On Wednesday, the co-chairs of the working group, Lynn Rosenthal, the White House Advisor on Violence Against Women and Dr. Grant Colfax, the Director of the Office of National AIDS Policy, will join us for a special session of office hours on Twitter to take your questions on the intersection of HIV/AIDS, violence against women, and gender-related health disparities and the importance of supporting continued research, mobilizing both the public- and private-sector, and engaging families and communities.
To learn more about the working group read the presidential memorandum and don’t forget to ask your questions during office hours on Wednesday.
Here are the details:
- Join us for Office Hours on Twitter at 2:00 p.m. on Wednesday, April 4th
- Ask your question on Twitter with the hashtag #WHChat
- Lynn Rosenthal, the White House Advisor on Violence Against Women and Dr. Grant Colfax, the Director of the Office of National AIDS Policy, will respond to your questions in real-time via Twitter from @WHLive
- Follow the Q&A through the @WHLive Twitter account
- If you miss the live event, the full session will be posted on WhiteHouse.gov and Storify.com/WhiteHouse
Michael StrautmanisApril 03, 2012
09:00 AM EDT
In 2009, a wave of youth violence swept through Chicago. Many young people lost their lives, including Darrion Albert, a 16 year-old honors student who was caught in a brawl between two groups of teenagers, and beaten to death on his way home from school. When President Obama heard about Darrion’s murder, he took action, sending Attorney General Eric Holder and Secretary of Education Arne Duncan to meet with then-Mayor Daley to address the epidemic of violence in our cities.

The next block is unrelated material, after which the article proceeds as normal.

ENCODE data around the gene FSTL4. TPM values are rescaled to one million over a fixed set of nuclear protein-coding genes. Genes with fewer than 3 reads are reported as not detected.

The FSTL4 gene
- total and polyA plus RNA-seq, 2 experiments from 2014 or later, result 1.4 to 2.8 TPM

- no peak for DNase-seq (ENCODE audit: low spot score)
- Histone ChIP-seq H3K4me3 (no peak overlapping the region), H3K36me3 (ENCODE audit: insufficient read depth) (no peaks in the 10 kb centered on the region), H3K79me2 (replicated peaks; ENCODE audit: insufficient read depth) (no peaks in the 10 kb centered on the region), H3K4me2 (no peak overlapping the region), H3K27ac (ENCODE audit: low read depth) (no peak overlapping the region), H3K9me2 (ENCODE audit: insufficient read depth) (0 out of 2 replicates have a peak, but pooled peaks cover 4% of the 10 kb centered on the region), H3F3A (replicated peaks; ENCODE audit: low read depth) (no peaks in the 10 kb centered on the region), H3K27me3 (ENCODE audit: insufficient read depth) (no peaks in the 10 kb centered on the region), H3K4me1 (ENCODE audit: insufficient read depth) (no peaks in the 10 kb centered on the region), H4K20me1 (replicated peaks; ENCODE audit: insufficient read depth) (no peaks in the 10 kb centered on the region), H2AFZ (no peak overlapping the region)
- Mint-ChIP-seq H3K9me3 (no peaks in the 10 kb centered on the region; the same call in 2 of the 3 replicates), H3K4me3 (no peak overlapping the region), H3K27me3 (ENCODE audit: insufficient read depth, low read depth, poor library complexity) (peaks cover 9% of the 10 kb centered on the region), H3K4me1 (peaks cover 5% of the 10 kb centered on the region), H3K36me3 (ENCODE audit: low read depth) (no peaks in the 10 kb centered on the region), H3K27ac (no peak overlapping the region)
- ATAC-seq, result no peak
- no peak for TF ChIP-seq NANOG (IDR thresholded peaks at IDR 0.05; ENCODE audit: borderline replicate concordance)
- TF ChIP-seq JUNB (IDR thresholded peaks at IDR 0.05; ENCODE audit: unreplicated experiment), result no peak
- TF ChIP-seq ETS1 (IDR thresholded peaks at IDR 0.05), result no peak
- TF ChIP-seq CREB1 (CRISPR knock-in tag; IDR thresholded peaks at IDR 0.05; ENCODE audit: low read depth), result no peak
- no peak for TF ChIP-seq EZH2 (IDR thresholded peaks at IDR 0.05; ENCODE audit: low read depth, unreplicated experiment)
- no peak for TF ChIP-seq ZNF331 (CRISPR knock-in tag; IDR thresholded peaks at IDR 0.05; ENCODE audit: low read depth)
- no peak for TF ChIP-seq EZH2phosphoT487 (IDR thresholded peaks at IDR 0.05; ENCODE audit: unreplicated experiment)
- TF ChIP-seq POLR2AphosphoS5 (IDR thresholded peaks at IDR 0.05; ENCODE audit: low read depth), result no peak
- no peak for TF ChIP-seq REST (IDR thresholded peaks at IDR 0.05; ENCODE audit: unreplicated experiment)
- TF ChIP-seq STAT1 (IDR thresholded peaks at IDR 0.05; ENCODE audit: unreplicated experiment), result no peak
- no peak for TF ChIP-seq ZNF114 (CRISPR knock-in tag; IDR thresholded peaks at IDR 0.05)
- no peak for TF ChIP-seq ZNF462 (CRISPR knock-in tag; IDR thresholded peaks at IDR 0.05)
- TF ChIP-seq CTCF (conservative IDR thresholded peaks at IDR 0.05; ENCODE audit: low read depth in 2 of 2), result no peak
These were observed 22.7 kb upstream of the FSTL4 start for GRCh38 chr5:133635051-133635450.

These initial conversations led to the National Forum on Youth Violence Prevention, a partnership that works to keep children safe in cities around the country.
Yesterday morning, Valerie Jarrett, Senior Advisor to the President, addressed the National Forum on Youth Violence Prevention here in Washington, D.C. She was joined by mayors from across the nation, as well as Attorney General Holder and Secretary Duncan. She spoke about President Obama’s ongoing commitment to making our communities safe places to grow up, and to raise children. Her full remarks, as prepared for delivery, are below.
Thank you, Melodee, for that very kind introduction, and for everything you do to protect our nation’s young people.
On behalf of President Obama, I’d like to thank all of you for being true leaders in the fight to prevent youth violence. You all work so hard to keep our children safe. We have mayors from around the country here today. My hometown Mayor, Rahm Emanuel. Mayor Villaraigosa, who just spoke. Mayor Reed, Mayor Donohue, and two Mayor Kennedys – Judy and Judith, and Mayor Nutter will be joining you this afternoon. Mayor Menino and Mayor Bing couldn’t be here this morning, but I’d like to recognize them for their leadership. And I also want to acknowledge my dear friend Congressman Bobby Scott.